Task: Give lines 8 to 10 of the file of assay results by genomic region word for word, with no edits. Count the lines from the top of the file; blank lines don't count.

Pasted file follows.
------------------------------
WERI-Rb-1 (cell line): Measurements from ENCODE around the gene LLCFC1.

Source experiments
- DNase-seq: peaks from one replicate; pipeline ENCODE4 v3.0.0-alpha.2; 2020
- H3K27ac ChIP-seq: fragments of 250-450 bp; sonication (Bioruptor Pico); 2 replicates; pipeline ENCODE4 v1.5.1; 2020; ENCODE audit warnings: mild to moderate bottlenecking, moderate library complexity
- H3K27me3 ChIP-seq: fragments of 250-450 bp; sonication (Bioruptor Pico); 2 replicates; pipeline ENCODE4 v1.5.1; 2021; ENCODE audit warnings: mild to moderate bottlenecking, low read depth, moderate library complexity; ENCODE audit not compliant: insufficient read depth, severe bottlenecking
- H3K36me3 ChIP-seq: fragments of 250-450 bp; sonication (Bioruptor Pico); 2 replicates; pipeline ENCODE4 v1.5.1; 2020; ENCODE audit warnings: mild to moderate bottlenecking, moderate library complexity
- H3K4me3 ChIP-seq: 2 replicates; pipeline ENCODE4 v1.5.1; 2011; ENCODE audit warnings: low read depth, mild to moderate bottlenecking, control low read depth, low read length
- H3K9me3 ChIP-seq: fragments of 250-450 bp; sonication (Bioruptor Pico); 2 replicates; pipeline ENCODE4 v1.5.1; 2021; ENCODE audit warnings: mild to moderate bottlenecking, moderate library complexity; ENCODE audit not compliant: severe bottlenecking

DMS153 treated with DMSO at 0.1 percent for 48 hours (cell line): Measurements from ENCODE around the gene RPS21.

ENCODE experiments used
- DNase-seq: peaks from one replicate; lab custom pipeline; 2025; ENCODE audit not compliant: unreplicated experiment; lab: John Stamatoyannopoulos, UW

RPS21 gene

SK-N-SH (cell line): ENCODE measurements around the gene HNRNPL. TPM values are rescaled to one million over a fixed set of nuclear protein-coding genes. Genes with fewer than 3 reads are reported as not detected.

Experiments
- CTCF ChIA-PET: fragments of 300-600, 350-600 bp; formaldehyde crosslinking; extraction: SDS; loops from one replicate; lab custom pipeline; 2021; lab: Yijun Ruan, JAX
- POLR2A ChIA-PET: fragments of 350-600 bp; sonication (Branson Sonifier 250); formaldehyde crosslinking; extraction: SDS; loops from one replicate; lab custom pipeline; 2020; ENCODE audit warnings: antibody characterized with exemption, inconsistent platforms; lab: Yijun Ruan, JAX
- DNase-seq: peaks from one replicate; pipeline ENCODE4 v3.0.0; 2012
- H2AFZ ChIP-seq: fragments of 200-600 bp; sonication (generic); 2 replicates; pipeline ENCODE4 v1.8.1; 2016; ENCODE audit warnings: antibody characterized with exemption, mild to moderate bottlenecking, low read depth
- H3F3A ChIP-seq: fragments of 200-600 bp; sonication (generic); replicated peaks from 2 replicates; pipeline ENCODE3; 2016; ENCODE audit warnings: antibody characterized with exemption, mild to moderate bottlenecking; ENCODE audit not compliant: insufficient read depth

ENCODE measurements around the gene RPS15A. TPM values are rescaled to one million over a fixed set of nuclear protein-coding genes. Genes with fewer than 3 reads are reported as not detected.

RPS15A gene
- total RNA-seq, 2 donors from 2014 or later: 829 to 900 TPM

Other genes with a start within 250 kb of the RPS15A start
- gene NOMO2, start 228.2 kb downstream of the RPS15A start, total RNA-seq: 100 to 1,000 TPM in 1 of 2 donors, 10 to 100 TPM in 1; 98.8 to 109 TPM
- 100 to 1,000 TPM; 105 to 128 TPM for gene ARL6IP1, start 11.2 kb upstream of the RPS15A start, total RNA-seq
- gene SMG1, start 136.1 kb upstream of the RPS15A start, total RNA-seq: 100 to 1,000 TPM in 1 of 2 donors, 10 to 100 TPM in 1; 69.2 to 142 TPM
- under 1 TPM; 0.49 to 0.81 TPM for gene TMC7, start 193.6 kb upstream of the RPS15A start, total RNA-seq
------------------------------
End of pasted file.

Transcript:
- H3K9me3 ChIP-seq: fragments of 250-450 bp; sonication (Bioruptor Pico); 2 replicates; pipeline ENCODE4 v1.5.1; 2021; ENCODE audit warnings: mild to moderate bottlenecking, moderate library complexity; ENCODE audit not compliant: severe bottlenecking

DMS153 treated with DMSO at 0.1 percent for 48 hours (cell line): Measurements from ENCODE around the gene RPS21.

ENCODE experiments used